LONDON — Moments after a 47-point beating of Tunisia Tuesday night, Tyson Chandler was asked if he had seen anyone on the opposing team capable of joining him one day in the NBA.
Ever the diplomat, Chandler didn’t take that bait.
“Well, I honestly wasn’t focused on that,” he said. “My focus was on winning the game and that’s really all I was thinking about.”
That’s fair. Tunisia is the only team in the Olympic field that doesn’t boast at least one player with NBA experience. Nigeria, the team that the U.S. Men’s Senior National Team tussles with later today (5:15 p.m. ET) will provide a different test than that young Tunisia team did.
Nigeria has several American-born players with NBA ties on their roster, including Hornets swingman Al-Farouq Aminu, the No. 8 pick in the 2010 Draft, and former NBA players Ike Diogu and Olumide Oyedeji. Aminu’s older brothe, Alade, is a former Georgia Tech star.
Nigeria might be the most surprising team here, considering the road it had to travel to get to the Olympics.
The Nigerians pulled off a couple of stunners in the FIBA Olympic qualifying tournament, including upset wins over Lithuania and Greece, as well as a 25-point, 10-rebound performance by Diogu in a win over Hawks All-Star center Al Horford and the Dominican Republic that clinched Nigeria’s first ticket to the Olympics.
The Nigerians didn’t waste any time making themselves comfortable, knocking off African champion Tunisia in their opener before coming back to earth Tuesday in an ugly 72-53 loss to Lithuania.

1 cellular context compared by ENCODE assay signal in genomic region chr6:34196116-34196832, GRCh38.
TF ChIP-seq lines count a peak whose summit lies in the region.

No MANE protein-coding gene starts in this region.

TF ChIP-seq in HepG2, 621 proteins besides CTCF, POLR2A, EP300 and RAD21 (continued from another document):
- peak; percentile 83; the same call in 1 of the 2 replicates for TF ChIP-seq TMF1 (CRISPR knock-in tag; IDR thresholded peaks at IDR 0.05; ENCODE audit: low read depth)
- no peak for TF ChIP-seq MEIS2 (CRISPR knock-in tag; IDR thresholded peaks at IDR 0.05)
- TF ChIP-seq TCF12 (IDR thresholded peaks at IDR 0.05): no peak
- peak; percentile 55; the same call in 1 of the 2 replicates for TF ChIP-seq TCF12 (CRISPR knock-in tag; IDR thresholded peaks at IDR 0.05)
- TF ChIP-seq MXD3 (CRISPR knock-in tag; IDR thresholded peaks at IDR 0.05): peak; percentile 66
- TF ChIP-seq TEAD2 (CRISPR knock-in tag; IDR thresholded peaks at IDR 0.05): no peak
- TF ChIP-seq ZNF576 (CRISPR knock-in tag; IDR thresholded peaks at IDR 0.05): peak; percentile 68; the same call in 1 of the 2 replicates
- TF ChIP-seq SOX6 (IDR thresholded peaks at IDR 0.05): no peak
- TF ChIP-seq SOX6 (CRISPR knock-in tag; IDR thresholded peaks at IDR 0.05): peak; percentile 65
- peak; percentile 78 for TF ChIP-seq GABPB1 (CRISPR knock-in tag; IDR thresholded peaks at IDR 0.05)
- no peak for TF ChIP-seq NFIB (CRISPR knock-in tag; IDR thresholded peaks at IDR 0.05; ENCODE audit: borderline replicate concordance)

But that setback won’t have any impact when they hit the court tonight.
“It’s a new game and another chance for us to try and prove ourselves on this stage,” said Diogu, the former No. 9 pick of the 2005 Draft who has 225 games of NBA experience. “Beating Tunisia showed everybody that we belong here. It was a historic day for Nigeria and the basketball program … We will not be intimidated by those guys. A lot of us went to school in the U.S. and have played against those guys. We have no reason to feel overwhelmed.””
While it should be a bit more of a test for the U.S., any dreams of anything more should be tempered by one quick look at the rosters.
“We already know we’re getting everybody else’s best shot,” LeBron James said. “That’s the way it always goes and probably always will. And that’s fine. We have to worry about us and what we do. We take care of that business and we’ll be fine.”
Whether or not James and the rest of the U.S. Team’s first unit will do the bulk of the heavy lifting against Nigeria remains to be seen. U.S. coach Mike Krzyzewski played around with his lineup last time out, starting the second five in the second half against Tunisia, before giving his team a day off on Wednesday, most likely their last of this competition.
The American players keep saying all of the right things and stressing that they respect all opponents, only to destroy the competition by an average of 37 points in their first two games. They’re making it look easy.
“It’s not easy to us,” James said. “The final score may look that way, but we go out and we work hard, we work our habits and we try to get better.”
Tonight should be another opportunity for the U.S. to do exactly that.